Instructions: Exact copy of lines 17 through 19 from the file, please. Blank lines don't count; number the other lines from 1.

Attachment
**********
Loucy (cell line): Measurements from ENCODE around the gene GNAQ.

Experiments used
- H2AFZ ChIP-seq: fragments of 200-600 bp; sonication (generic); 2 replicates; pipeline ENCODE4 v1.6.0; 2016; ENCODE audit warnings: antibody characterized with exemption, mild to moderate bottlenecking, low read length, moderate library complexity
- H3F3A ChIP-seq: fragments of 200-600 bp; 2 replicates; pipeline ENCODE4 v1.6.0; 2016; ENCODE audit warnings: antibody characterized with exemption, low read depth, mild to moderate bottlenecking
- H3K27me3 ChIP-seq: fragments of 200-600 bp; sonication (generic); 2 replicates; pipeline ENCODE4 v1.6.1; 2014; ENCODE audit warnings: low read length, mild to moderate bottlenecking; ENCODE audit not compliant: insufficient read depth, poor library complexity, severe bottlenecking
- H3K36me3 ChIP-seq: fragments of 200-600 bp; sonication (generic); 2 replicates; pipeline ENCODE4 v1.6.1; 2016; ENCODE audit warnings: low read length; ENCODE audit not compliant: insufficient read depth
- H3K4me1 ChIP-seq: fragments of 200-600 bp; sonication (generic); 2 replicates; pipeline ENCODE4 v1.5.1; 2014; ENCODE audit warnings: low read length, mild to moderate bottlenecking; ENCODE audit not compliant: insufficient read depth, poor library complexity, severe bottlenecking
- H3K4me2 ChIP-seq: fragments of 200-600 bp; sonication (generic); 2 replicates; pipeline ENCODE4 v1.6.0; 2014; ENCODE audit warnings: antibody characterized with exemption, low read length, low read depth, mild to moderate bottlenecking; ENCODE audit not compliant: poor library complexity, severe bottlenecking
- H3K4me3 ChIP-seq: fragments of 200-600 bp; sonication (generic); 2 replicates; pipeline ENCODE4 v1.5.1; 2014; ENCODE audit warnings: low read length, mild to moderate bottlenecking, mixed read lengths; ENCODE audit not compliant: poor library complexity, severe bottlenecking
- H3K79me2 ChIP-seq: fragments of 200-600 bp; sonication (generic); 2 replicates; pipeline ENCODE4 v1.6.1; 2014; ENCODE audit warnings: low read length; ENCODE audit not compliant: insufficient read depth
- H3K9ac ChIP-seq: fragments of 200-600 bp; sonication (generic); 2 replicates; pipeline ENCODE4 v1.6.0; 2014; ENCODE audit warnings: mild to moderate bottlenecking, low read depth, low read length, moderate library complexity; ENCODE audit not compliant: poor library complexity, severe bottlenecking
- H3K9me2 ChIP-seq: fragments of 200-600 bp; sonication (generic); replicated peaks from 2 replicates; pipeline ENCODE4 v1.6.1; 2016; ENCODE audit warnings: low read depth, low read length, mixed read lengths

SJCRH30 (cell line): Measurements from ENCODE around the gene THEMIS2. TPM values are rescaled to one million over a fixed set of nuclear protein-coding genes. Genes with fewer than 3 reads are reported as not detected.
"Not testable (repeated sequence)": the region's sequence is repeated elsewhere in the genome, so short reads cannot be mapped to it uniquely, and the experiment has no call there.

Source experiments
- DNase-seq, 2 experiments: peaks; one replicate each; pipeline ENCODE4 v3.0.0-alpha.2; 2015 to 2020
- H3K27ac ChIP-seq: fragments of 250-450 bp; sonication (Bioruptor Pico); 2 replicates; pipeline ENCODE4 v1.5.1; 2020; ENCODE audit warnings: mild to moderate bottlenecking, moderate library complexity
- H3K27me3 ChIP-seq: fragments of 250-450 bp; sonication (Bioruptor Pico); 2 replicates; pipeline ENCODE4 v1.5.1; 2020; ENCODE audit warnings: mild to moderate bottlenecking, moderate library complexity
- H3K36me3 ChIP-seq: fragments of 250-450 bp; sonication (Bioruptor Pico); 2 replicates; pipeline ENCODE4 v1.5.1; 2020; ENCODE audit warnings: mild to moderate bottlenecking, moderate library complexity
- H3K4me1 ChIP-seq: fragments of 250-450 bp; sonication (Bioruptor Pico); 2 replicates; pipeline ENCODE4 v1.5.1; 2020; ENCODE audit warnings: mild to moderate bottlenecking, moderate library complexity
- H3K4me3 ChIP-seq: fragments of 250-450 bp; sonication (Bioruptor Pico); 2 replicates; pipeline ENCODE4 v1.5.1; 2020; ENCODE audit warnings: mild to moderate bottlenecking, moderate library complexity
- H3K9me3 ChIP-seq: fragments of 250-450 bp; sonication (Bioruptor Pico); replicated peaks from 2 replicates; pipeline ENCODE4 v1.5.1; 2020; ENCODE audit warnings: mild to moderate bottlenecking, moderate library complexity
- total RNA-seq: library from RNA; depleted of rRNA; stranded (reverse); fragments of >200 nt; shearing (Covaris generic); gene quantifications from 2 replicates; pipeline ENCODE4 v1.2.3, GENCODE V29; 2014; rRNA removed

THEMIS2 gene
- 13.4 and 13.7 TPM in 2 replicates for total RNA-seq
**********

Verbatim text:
- H3K27ac ChIP-seq: fragments of 250-450 bp; sonication (Bioruptor Pico); 2 replicates; pipeline ENCODE4 v1.5.1; 2020; ENCODE audit warnings: mild to moderate bottlenecking, moderate library complexity
- H3K27me3 ChIP-seq: fragments of 250-450 bp; sonication (Bioruptor Pico); 2 replicates; pipeline ENCODE4 v1.5.1; 2020; ENCODE audit warnings: mild to moderate bottlenecking, moderate library complexity
- H3K36me3 ChIP-seq: fragments of 250-450 bp; sonication (Bioruptor Pico); 2 replicates; pipeline ENCODE4 v1.5.1; 2020; ENCODE audit warnings: mild to moderate bottlenecking, moderate library complexity